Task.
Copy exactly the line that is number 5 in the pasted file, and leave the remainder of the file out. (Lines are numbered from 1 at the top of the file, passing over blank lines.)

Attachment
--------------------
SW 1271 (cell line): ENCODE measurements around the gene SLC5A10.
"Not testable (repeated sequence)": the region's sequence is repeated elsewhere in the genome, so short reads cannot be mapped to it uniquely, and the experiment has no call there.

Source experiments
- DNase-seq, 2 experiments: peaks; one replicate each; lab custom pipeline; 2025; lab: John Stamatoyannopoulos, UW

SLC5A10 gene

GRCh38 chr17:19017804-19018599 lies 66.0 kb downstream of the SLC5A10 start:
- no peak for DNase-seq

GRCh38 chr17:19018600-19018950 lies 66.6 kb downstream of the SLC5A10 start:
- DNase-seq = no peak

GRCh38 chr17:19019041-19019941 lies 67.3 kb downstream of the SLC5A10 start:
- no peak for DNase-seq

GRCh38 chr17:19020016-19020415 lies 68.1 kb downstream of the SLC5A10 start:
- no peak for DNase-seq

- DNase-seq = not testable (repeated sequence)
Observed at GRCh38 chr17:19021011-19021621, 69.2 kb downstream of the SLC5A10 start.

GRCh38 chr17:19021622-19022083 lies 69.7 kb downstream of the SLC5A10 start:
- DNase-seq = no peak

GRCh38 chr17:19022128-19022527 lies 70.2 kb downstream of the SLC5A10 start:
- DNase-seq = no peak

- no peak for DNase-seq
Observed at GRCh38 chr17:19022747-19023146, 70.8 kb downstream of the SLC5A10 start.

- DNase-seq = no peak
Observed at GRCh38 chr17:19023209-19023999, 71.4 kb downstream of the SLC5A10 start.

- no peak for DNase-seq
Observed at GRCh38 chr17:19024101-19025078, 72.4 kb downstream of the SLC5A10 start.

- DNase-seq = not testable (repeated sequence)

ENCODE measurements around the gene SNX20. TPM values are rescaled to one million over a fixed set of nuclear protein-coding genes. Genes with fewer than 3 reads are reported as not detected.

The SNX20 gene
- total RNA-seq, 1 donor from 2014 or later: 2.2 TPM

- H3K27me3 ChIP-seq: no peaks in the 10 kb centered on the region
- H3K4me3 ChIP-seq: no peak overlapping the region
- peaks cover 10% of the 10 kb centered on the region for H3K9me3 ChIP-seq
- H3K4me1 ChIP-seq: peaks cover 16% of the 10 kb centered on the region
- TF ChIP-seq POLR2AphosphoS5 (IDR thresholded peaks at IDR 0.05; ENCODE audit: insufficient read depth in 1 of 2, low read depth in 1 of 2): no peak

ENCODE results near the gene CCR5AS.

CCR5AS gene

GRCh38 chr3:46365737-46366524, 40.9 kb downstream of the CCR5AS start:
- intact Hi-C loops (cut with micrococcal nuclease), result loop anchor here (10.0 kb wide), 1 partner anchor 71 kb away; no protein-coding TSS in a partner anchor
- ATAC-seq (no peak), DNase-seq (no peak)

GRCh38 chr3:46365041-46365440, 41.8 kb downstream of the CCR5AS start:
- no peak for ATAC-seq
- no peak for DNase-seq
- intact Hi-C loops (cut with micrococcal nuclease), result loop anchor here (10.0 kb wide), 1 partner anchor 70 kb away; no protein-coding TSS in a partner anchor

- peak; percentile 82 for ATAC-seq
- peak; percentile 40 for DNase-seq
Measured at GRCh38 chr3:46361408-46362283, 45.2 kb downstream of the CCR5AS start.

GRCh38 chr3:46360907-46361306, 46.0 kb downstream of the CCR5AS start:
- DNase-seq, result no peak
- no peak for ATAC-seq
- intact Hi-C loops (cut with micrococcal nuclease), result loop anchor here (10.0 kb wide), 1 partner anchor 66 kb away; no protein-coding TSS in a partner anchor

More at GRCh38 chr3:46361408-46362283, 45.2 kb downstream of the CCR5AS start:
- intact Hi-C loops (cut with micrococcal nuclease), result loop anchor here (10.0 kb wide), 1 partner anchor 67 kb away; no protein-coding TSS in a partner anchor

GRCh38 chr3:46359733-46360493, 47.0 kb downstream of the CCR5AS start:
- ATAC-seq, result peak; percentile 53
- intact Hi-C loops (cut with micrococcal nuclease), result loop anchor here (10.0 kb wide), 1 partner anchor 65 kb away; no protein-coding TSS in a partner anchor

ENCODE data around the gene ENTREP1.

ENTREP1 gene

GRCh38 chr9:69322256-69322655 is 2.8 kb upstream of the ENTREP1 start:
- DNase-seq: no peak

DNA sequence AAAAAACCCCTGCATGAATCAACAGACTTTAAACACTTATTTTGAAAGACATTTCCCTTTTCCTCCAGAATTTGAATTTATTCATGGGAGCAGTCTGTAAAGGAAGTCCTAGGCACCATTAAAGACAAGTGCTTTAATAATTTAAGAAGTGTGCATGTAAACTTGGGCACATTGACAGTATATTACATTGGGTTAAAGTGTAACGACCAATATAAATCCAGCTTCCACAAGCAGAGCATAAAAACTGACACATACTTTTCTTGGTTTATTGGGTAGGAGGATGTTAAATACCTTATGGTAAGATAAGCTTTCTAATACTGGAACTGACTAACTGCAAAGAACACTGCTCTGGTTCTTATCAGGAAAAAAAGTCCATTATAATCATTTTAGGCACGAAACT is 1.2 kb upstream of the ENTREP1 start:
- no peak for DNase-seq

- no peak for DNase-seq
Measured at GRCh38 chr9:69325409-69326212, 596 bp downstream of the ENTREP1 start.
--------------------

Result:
SLC5A10 gene